State Sen. Jim Buck’s, R-Kokomo, emergency legislation, which would allow the Indiana Department of Homeland Security to issue a cease and desist order to stop work on Kokomo’s baseball stadium project, was passed by the Environmental Affairs legislative committee today.
Buck says the bill will protect the state from any financial restrictions placed by the Federal Emergency Management Agency (FEMA) if the project’s issues are not resolved.
“We want to show FEMA that we are doing everything we can do,” Buck said. “We want to protect the state from any strong action. FEMA has made it clear they will take away federal funding, and we cannot allow that to happen.”
Buck expects the bill to pass the Senate on Thursday and the House of Representatives early next week, he said.
“I hope that we can get this bill through the Senate and the House and then have Gov. Pence sign it into law by the end of the month,” Buck said.
The FEMA and the IDHS sent letters to Kokomo Mayor Greg Goodnight on Nov. 24 informing the city of construction violations on the baseball stadium project.
"We think we have been in compliance since the beginning of the situation," said Goodnight. "We have had strong communication with IDHS and FEMA, and we've even explained how this project will mitigate flooding in the area."
Both the IDHS and FEMA threatened to take action if the city does not correct the violations within 60 days.
In the letters, FEMA said it may “seek to enforce the terms of the grant by withholding State and/or local mitigation assistance.”
While eight parcels of land have been called into question, Goodnight said all but three of those parcels were originally planned to be kept as green space or turned into a parking lot.
While a parking lot could be deemed to be noncompliant, according to IDHS spokesman John Erickson, Goodnight said the city has not begun construction on the lot.
"We have not laid down any asphalt in those areas," Goodnight said.
However, Erickson said Kokomo is still not in compliance and IDHS will re-evaluate the situation on Jan. 27.
The city has not been informed of the Jan. 27 re-evaluation deadline, said Goodnight.
Erickson declined to comment on whether IDHS would issue a cease and desist order if Kokomo does not come into compliance.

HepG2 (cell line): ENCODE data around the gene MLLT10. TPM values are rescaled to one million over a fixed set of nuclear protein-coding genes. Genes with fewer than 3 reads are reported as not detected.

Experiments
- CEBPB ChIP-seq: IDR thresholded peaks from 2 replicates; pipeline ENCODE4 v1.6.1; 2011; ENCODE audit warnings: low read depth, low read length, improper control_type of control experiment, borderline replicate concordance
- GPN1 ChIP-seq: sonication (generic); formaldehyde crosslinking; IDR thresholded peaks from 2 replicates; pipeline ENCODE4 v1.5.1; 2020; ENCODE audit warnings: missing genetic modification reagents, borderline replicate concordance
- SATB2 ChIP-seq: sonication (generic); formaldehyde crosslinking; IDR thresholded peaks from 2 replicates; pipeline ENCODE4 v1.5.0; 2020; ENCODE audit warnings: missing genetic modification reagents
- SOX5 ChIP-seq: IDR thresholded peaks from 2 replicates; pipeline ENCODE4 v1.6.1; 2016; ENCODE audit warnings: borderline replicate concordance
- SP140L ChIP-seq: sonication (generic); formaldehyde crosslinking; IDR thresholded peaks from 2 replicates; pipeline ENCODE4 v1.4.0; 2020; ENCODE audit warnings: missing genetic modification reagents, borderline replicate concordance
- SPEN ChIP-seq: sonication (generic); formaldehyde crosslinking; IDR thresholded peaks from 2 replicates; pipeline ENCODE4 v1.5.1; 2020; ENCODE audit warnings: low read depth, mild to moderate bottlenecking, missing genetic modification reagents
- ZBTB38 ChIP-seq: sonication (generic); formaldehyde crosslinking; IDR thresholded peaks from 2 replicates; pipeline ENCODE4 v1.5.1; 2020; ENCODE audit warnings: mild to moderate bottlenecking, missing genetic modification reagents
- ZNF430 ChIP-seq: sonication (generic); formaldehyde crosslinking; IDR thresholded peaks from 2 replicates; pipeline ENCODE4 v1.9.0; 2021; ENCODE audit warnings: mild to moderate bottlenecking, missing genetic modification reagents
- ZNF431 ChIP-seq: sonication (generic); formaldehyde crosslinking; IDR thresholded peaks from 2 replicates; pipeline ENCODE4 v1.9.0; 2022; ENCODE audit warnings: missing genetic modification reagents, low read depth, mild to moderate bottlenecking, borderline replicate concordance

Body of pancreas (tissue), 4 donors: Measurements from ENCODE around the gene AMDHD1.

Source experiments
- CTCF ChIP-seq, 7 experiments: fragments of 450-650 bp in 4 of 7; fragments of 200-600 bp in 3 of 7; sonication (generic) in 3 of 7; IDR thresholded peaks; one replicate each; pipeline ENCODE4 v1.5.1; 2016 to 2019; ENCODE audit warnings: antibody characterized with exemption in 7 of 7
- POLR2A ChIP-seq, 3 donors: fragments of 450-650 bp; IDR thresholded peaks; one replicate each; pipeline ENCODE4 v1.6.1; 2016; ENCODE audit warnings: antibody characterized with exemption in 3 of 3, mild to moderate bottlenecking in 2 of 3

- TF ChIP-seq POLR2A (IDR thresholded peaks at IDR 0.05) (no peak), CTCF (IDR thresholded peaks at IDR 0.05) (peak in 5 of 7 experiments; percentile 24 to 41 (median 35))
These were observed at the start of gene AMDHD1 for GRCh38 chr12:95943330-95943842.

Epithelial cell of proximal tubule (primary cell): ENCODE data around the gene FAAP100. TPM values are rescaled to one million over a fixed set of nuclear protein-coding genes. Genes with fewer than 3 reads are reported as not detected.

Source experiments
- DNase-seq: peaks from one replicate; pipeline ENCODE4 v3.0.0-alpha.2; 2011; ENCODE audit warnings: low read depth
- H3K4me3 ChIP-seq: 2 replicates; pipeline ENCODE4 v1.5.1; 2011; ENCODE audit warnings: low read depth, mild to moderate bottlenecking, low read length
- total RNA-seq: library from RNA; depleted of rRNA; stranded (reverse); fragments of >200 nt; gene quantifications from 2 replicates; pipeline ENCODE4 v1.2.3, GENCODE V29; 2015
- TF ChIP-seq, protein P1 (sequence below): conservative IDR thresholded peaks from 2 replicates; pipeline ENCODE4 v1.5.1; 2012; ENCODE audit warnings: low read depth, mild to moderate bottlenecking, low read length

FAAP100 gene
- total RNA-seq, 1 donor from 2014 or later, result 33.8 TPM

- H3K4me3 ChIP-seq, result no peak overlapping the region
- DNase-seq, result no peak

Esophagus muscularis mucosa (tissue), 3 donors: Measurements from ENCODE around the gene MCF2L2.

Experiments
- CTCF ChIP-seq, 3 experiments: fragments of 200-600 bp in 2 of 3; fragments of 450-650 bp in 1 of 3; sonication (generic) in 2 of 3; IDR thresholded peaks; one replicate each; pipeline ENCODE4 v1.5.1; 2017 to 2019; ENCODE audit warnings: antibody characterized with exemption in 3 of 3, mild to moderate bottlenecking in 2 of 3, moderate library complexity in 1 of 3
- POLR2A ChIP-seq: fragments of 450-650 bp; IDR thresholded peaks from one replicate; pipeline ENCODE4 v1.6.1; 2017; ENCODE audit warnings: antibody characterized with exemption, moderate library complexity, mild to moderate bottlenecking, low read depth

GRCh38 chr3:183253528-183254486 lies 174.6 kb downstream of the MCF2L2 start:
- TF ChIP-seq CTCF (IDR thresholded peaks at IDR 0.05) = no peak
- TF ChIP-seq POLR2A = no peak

“We are still discussing the situation,” Erickson said. “We are not looking to impede development, but if the city does not come into compliance then we will find a way to enforce the regulations.”
Erickson said enforcement could include taking the city to court.
The city has submitted two corrective action plans, both of which have been evaluated by IDHS and forwarded to FEMA, according to Goodnight.
"We have submitted the plans, and no one has told us there is anything wrong," Goodnight.
Goodnight also noted that while IDHS officials were present at the committee meeting, they chose not to speak in support of Buck's bill.
Kokomo was represented at the meeting by Barnes and Thornburgh attorneys Heather Willey and Tim Haley, who said construction has stopped on the parcels that were required to stay green space, per deed restrictions put in place by the Hazard Mitigation Program. Kokomo accepted funds through the program to assist in purchasing the parcels.
Buck disputed Kokomo's claims by stating that construction is further along than the city will admit.
“The city’s assertion that construction has stopped on all of the parcels is only partially true,” said Buck. “Construction has been completed or close to completed on multiple parcels, which is a concern.”
Buck presented the committee with a map detailing the location of the parcels and the construction that already has taken place.
Buck referred directly to parcel 3, where current plans place the positions of second base, shortstop and left field, and parcel 4, which is the location of center field and right field.
Goodnight questioned Buck's assertion that the two parcels were in violation of the deed restrictions.
"No one has told us that the middle of the baseball field does not constitute green space," said Goodnight.
If the parcels are deemed to be green space, they would be compliant with the deed restrictions.
"There are multiple parcels that the city is going to have to do a lot of work on," Buck said. "There will need to be a large amount of cleanup."
State Sen. Karen Tallian, D-District 4, challenged Buck during the committee meeting by saying she doesn’t feel as if the sky is falling.
“It depends on whose sky is falling,” said Buck. “The people of Kokomo have literally had the sky fall on their heads before, and I don’t want to see the same thing happen again. And I don’t want people asking me when I knew there was an issue if something were to go wrong.”